With an air of excitement, around 600 guests began arriving as soon as doors opened to the Riverside Convention Center on October 3, 2022. They were there to attend La Sierra University’s Centennial Gala, which celebrated La Sierra University’s 100th birthday through stories of the past, recognitions, music, and fellowship.
The Centennial Gala capped a year of celebrations as the university commemorated 100 years of operation in Riverside, California, United States. Festivities were launched on February 15 with the dedication of a new campus sculpture titled “The Lost Sheep.” Special events during alumni weekend on April 29 and 30, which was themed “Celebrating a Century,” featured a banquet, Centennial Campus Walk, and fireworks show.
The October gala was anchored by the recognition of 100 Presidential Award honorees, the presentation of a newly published book on La Sierra’s history, and a historical overview of the life of the university. Classical pianist and renowned performing artist Alpin Hong riveted the audience along with an appearance by operatic tenor and La Sierra alumnus Anthony León.
“There are so many people responsible for La Sierra's success over the decades,” La Sierra University president Joy Fehr said in introducing the presidential award recipients. “Simply put, there are countless people who deserve public recognition and honor. Those of us who have found our lives changed by this institution are truly indebted to them.” Dozens of individuals were nominated from across the university’s history and included posthumous recognitions of historical figures.
Honorees included scholarship donor and Adventist education supporter Elsie Chan; Class of 1958 alumnus and renowned contralto Del Delker; Charles Teel, former religion faculty member; school of religion alumna and singer Patty Cabrera, a Latin Grammy nominee and Gospel Music A Dove Awards nominee; Zapara School of Business alumnus Brian Wright, general manager of the National Basketball Association’s San Antonio Spurs; Seventh-day Adventist philanthropists Thaine B. Price and Tom and Vi Zapara; La Sierra University President Emeritus Larry Geraty; Frank Jobe, alumnus and celebrated sports orthopaedic surgeon; 2021-22 Student Association president Lawrence Steven Dorsey III; and León, who performed for the gala audience.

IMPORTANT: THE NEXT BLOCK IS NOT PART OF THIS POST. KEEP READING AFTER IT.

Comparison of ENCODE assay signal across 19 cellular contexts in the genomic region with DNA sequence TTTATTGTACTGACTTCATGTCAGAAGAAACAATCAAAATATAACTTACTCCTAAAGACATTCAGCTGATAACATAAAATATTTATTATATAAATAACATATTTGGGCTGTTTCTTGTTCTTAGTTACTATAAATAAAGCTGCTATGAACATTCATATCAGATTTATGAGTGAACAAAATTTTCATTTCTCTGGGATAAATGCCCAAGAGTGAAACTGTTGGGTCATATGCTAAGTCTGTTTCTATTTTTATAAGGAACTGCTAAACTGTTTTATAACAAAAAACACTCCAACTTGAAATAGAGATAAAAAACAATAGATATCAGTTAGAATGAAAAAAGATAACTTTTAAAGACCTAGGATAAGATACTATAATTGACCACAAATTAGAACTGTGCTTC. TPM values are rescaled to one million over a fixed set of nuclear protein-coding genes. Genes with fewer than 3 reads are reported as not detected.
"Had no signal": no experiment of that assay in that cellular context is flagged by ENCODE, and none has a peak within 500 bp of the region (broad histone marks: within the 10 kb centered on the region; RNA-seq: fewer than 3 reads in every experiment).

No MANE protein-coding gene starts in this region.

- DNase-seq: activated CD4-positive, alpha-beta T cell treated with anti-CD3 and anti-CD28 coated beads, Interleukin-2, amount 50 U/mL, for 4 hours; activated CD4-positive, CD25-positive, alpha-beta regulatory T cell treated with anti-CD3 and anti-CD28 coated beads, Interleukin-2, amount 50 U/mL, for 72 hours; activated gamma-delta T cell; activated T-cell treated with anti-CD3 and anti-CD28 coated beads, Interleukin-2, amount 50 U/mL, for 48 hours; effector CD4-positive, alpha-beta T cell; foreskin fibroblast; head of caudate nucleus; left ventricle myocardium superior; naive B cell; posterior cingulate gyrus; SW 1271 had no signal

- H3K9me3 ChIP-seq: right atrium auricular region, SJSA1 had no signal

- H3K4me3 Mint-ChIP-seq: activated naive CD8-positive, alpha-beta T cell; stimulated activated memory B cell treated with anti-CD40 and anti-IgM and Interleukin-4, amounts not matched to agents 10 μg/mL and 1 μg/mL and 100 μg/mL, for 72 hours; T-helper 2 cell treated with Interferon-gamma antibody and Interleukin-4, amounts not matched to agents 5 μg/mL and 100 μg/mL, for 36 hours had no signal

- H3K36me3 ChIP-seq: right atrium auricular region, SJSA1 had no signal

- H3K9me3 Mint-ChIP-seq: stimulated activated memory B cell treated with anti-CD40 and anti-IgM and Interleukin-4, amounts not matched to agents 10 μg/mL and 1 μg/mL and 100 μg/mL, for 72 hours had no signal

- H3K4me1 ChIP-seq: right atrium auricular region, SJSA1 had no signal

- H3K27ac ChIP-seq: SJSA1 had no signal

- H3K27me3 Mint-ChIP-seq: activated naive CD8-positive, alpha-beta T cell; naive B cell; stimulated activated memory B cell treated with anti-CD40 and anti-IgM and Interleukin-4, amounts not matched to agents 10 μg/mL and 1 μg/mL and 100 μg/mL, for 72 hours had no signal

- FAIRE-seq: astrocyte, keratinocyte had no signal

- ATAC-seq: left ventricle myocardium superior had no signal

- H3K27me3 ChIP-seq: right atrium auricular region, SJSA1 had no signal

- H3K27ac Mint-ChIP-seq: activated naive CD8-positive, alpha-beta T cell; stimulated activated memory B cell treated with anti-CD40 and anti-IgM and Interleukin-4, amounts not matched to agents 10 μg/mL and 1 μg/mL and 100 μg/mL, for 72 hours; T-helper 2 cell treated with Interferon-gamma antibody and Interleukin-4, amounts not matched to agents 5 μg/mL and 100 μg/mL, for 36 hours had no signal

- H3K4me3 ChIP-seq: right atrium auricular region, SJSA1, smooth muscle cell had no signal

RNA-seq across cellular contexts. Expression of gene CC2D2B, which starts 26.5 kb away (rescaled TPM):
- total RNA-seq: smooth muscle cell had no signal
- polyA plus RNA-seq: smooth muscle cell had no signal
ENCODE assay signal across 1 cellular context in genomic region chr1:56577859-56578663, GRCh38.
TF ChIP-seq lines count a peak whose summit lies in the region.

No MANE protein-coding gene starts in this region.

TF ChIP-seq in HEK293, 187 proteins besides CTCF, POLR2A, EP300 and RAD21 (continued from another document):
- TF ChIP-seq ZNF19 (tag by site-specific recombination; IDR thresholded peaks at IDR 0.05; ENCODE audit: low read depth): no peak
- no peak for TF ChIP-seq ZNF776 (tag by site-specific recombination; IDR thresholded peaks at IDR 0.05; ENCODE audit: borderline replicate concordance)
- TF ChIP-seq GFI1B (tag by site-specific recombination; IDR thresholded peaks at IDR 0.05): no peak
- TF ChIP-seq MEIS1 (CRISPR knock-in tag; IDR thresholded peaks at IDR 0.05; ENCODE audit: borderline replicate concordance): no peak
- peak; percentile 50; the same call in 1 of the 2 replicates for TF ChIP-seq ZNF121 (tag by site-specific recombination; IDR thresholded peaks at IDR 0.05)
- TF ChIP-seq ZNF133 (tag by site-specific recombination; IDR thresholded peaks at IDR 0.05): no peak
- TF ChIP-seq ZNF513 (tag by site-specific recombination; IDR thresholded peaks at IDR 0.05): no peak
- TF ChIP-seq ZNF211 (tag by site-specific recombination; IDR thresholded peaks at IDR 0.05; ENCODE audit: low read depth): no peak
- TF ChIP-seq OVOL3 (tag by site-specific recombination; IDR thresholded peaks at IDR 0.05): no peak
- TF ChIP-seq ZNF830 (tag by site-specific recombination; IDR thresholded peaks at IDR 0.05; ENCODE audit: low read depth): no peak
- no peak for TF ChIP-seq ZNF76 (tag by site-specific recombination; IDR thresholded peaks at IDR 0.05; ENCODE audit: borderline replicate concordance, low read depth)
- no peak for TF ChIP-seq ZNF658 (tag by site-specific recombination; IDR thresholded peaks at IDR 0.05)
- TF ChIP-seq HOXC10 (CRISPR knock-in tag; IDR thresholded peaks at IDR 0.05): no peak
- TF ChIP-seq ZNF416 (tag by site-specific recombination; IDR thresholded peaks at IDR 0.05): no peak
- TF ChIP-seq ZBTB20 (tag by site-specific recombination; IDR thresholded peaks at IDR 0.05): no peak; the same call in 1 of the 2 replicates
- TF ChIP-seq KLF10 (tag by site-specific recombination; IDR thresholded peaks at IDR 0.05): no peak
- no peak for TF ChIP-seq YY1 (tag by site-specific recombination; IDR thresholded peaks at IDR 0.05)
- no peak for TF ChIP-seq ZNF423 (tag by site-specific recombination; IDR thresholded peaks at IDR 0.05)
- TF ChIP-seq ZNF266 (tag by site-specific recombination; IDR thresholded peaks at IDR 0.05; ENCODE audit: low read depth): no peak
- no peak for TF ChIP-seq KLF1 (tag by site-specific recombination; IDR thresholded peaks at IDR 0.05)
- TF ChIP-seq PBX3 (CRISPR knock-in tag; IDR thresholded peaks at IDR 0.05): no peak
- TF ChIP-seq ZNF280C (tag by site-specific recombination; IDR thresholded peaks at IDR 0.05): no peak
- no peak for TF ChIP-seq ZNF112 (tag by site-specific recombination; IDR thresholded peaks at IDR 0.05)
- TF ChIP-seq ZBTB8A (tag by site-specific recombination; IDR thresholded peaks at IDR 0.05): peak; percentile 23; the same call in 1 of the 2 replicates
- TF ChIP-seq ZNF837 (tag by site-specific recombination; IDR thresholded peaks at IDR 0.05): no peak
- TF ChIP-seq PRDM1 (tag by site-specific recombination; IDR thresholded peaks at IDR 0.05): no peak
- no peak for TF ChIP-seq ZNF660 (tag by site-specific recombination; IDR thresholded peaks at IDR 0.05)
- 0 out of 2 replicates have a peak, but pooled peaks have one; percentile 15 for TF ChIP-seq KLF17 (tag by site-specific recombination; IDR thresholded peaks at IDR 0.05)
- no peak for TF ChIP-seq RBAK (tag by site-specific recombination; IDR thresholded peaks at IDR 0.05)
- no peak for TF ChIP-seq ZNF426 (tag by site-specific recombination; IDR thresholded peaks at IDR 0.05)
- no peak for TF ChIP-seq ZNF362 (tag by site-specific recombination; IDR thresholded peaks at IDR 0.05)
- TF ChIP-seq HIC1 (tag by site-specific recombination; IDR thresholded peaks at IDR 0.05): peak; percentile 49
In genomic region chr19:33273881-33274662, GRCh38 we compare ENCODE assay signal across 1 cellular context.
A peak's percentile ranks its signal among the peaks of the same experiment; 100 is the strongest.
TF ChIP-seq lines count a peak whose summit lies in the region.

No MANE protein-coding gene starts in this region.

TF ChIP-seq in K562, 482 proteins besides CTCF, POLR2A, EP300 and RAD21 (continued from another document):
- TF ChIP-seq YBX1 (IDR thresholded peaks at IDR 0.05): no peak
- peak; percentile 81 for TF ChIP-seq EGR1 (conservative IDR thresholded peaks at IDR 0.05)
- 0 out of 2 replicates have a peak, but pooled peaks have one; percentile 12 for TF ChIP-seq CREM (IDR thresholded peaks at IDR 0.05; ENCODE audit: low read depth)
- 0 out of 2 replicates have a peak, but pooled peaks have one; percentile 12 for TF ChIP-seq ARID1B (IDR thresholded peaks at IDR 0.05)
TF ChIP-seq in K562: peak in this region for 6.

Class of 1992 alumnus and Presidential Awardee George Bryson said that his grandfather Elmer Bryson also attended La Sierra and worked on the college dairy farm during the 1930s. “It was great to hear the history of the dairy farm. I’d heard so many of his stories,” Bryson commented. “I feel very connected to the community, so it was nice to be recognized.”
“The gala is really great,” retired La Sierra University physical education teacher Vernon Scheffel said following the centennial celebration. He received a copy of the university’s 100-year history book during the gala. “I’m a little hard of hearing and so I didn't get everything. But I’ve got it here in the book. I’m a good reader,” he said.
Scheffel’s father attended La Sierra Academy between 1932 and 1934. Beginning in 1945, Vernon also enrolled at La Sierra Academy while in the fifth grade and continued at La Sierra through college. He later taught at La Sierra for 20 years, from 1980 to 2008. He was the first graduate of La Sierra’s physical education program.
Vernon’s wife, Coral Scheffel, also commented on the gala: “I loved it, it was beautiful. The music was out of this world,” she said.
Many La Sierra University staff members also attended the centennial gala, including financial literacy specialist Andrea Schröer. “As someone who went to undergrad [at La Sierra] and as now a staff [member] it’s amazing to be able to be a part of this milestone moment,” she said, noting the impact of the evening’s musical entertainment. “It really is once-in-a-lifetime.”
León, award-winning tenor and also an alumnus of the New England Conservatory of Music, performed two pieces accompanied by Hong, who headlined the evening’s entertainment. León sang “Angelo casto e bel” by Gaetano Donizetti and “He’s Got the Whole World In His Hands,” arranged by Margaret Bonds. They followed Hong’s riveting piano performances of “Tarantella Op. 43” by Frédéric Chopin; “Clair de Lune” by Claude Debussy, and the remarkable “Sonata in B minor” by Franz Liszt.
Léon was also among the 100 centennial honorees recognized during the gala. He is among the most recent members of his family to attend the university.
“For me it’s a huge deal, because I grew up in the La Sierra community,” he said. “I went to La Sierra Academy from kindergarten to graduating high school, and I went to La Sierra University all four years. My mom and dad have graduated from La Sierra University, and my uncles and cousins; the whole family has been involved. It was kind of my grandfather's dream to go to the La Sierra community and to live in California. And so, for me, it’s really special to be here and to be able to share what I’ve been doing with my alma mater and to hopefully keep the torch lit for the next generations. It’s really an honor for me.”